City Council’s Committee on Public Property and Public Works recommended approval on Monday of a bill that would create a Land Bank, a central agency that could acquire and dispose of many of Philadelphia’s thousands of vacant, blighted, and tax-delinquent properties.
The Committee approved the bill after a four-hour hearing during which dozens of advocates from an array of interest groups testified in its support. Councilwoman Jannie Blackwell was the only Committee member to vote in opposition.
The text of the bill was also being debated, behind the scenes, for all four of those hours.
The version that was finally approved requires decisions about the transfer of properties controlled by the Land Bank to be approved by both the Vacant Property Review Committee (VPRC) and by City Council. Under a version circulated Monday morning by Councilwoman María Quiñones-Sánchez, the bill’s sponsor, the bill had not required the VPRC to approve transfers from the Land Bank. That provision was restored to the text prior to the vote at the behest of Council President Darrell Clarke, according to Sánchez.
If the Land Bank were created today under the regulations approved by the Committee on Public Property, it would be authorized to acquire surplus properties owned by the City, the Philadelphia Redevelopment Authority, and the Philadelphia Housing Authority. It would also be able to acquire property that is not publicly owned “through donation, gift, purchase, or any other legal means …”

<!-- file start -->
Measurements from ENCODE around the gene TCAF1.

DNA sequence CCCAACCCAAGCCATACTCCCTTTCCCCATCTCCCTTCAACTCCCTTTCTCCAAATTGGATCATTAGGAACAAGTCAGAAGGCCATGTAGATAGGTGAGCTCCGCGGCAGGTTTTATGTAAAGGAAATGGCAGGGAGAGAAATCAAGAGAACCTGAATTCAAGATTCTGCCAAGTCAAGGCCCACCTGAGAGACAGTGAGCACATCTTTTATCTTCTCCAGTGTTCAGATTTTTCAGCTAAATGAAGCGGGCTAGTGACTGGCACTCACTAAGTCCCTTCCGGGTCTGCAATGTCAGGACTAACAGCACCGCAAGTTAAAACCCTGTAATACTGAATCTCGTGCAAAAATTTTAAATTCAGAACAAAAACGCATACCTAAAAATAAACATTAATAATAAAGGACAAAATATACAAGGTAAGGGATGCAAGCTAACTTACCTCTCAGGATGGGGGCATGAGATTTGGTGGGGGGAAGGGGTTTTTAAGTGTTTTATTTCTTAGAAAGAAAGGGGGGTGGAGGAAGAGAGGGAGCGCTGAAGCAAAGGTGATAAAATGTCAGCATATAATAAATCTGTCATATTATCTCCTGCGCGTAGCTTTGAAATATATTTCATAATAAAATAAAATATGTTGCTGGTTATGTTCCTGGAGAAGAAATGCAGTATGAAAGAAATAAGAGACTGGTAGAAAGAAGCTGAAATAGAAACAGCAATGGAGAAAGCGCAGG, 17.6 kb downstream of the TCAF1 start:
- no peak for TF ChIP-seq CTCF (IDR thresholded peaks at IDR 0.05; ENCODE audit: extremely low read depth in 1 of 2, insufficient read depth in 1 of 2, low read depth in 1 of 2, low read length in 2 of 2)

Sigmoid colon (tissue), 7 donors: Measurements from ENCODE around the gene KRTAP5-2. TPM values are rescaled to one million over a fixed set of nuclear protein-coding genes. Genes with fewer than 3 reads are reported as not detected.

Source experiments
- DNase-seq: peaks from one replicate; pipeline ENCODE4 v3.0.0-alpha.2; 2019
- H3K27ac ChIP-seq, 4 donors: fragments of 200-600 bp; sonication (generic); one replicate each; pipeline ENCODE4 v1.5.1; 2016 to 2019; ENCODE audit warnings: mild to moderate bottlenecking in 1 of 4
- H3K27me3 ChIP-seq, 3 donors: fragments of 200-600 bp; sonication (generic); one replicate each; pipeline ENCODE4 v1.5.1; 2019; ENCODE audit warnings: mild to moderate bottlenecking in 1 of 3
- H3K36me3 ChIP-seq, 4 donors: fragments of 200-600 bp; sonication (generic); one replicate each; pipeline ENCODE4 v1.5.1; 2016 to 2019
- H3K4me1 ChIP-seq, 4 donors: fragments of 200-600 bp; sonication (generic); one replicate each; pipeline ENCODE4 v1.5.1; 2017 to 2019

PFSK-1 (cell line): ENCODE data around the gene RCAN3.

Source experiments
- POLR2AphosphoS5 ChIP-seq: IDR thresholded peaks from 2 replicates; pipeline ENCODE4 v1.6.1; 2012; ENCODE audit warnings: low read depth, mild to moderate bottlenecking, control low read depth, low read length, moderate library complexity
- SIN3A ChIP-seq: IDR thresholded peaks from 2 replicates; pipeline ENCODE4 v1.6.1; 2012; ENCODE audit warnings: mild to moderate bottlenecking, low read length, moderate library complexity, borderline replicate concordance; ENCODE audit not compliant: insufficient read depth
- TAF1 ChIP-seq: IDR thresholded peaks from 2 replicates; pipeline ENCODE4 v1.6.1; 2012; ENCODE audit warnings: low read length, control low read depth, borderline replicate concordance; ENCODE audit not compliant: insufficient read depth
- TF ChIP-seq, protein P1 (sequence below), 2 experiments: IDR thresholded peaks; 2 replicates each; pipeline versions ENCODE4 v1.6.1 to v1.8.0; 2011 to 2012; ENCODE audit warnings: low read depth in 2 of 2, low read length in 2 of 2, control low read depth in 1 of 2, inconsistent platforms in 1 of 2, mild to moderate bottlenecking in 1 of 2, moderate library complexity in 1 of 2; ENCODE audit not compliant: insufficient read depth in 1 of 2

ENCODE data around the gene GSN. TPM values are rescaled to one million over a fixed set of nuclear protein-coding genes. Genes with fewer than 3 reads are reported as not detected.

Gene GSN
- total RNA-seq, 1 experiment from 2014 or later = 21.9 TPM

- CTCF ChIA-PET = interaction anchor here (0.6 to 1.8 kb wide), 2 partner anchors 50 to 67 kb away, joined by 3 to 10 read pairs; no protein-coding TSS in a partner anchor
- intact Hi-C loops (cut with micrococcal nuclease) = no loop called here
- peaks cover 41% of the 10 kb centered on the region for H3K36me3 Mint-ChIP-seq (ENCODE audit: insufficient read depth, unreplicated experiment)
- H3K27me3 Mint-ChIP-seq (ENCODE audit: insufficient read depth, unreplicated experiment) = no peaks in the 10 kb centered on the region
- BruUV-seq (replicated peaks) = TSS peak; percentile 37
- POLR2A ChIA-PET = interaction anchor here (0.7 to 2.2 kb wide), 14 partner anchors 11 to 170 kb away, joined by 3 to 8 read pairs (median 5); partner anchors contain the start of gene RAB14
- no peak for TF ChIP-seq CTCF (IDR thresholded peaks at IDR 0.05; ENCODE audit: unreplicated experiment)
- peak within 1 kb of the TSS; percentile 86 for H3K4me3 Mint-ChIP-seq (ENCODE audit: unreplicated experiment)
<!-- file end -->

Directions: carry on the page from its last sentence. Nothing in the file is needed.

The Land Bank could become the assignee of tax liens, could request that a tax-delinquent property be put up for upset sale or judicial sale, and would get dibs on deciding whether to pursue a property being sent to sheriff sale. It would be instructed to “maintain a preference” for keeping owner-occupants in their homes.
The Land Bank would then be authorized to transfer or sell properties it controls to developers or neighborhood groups, and its transfer decisions would be subject to the approval of the Vacant Property Review Committee and the City Council, by resolution. Council resolutions related to property are traditionally introduced by the District Council person who represents the area in question, and very rarely does the rest of the Council oppose the District Council member.